Tuesday, April 22, 2014

Won't Miss #50 - anime-style advertising (reflection)

I have to admit that I have an enormous personal bias when it comes to the sort of animation that is all over the otaku (geek/nerd) parts of Japan like Akihabara. The infantilized and sexualized imagery really irritates me. It's not only freaky, but creepy. If real people looked like the women in that artwork, they'd look like hideous alien creatures. It's so distorted that I view it not as art, but as a form of advertising/recruiting for body dysmorphic disorder. The fact that girls in Japan will do cosplay to look like such characters including freaky contact lenses to make their eyes look enormous only supports my sense that this is so. That Ukranian "living Barbie" woman only strengthens my sense that there is a toxic nature underlying what appears to be innocent "art".

This is my issue. Maybe I'm an old fuddy-duddy. Maybe I just don't "get it" (though I can say that my brain is open-minded enough to "get" most modern art). However, I still don't miss anime-style advertising and dislike seeing it in the U.S. when it sneaks up on me on occasion.


  1. When my wife and I were at the cherry blossom festival in SF recently, we saw 5-6 women dressed in anime like outfits. Most of them were Caucasians clearly emulating what is presented in manga, etc. They attracted a lot of attention, of course. Some people even came up and asked to take photos with them. They enjoyed it!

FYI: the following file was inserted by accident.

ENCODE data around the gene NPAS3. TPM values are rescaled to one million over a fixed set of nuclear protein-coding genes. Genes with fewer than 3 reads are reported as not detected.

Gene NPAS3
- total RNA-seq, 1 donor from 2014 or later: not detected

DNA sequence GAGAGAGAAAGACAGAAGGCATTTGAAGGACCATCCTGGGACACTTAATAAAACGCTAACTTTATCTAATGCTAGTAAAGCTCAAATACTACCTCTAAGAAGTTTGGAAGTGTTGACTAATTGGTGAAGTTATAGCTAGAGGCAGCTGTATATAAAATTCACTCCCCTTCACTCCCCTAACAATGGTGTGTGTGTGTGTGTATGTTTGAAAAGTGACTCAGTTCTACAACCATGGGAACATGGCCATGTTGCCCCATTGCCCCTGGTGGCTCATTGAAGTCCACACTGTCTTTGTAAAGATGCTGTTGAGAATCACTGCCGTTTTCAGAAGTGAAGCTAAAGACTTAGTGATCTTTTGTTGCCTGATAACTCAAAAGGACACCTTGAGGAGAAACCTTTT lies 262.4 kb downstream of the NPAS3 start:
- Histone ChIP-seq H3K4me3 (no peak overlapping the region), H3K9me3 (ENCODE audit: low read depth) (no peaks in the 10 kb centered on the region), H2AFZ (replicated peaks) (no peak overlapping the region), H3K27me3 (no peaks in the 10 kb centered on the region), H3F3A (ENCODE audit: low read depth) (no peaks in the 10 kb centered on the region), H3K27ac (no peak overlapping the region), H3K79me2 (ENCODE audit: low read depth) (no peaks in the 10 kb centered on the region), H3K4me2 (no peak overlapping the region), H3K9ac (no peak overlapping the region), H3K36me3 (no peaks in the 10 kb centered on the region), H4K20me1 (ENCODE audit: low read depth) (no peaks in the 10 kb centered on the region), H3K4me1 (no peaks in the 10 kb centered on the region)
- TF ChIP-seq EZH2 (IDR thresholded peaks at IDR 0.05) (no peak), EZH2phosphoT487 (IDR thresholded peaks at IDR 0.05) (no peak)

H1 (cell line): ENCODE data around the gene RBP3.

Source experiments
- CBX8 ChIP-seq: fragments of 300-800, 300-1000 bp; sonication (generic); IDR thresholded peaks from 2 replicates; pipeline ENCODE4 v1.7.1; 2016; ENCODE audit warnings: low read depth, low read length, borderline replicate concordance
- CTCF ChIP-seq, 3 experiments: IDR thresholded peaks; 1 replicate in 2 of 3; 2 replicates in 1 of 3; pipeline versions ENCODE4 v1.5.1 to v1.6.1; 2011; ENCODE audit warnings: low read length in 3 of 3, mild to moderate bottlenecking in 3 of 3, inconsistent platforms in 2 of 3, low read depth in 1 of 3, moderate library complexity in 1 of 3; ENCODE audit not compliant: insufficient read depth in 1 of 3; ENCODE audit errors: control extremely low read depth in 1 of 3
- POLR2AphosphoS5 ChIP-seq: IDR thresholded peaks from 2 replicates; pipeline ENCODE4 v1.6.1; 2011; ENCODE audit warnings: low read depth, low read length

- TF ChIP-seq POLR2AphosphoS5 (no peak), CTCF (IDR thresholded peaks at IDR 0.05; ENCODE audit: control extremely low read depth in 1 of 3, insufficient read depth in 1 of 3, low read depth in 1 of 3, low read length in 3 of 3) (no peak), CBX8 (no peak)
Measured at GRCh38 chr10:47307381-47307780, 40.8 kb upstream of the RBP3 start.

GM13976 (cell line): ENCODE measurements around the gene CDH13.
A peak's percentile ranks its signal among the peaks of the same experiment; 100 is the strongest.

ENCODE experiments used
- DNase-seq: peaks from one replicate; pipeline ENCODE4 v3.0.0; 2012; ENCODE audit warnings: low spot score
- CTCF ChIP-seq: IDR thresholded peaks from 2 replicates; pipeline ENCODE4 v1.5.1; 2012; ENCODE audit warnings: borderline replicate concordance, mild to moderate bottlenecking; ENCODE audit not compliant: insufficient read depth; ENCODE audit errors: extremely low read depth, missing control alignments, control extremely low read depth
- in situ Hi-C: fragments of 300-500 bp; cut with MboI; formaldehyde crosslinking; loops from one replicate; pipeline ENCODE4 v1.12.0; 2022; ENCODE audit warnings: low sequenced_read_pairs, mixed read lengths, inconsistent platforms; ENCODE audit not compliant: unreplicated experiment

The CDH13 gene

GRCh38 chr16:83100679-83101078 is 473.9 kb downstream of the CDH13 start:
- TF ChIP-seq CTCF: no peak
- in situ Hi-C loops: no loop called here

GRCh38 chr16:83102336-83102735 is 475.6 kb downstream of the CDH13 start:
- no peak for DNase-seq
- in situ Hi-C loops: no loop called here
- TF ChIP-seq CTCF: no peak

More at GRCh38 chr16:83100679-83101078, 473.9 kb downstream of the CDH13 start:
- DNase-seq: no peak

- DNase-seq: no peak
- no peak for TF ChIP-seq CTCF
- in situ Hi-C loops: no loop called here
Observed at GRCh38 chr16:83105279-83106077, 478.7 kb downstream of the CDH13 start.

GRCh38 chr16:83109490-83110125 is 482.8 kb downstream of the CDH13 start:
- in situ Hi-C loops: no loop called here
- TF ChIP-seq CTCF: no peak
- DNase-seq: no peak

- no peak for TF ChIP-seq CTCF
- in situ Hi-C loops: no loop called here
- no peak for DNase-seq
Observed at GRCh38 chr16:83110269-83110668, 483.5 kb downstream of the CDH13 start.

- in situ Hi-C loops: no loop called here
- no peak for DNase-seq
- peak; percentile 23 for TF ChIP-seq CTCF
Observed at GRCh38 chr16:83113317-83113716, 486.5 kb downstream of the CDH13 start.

If it's done in fun, a la Halloween dressup, it is relatively harmless in my opinion. If, however, it becomes a lifestyle which the individual pursues all the time then it suggests someone who prefers to live in a fantasy world of their own making rather than the reality of their own lives, self image, etc. In those instances it is sad indeed!

  2. I really like manga and anime, to an extent. Yes, some of it is really ridiculous and over-sexualized, but so is American comics. Sure, we don't show that kind of stuff all over the place, but I think the fact that Japan does this is pretty unique. Akihabara was one of my favorite places in Tokyo, and it's unlike any other district in the world. I guess its a taste preference. I don't like people who cosplay 24/7 and dress crazy for attention, but I still consider it and the animation that inspired it a treasured art form. :)


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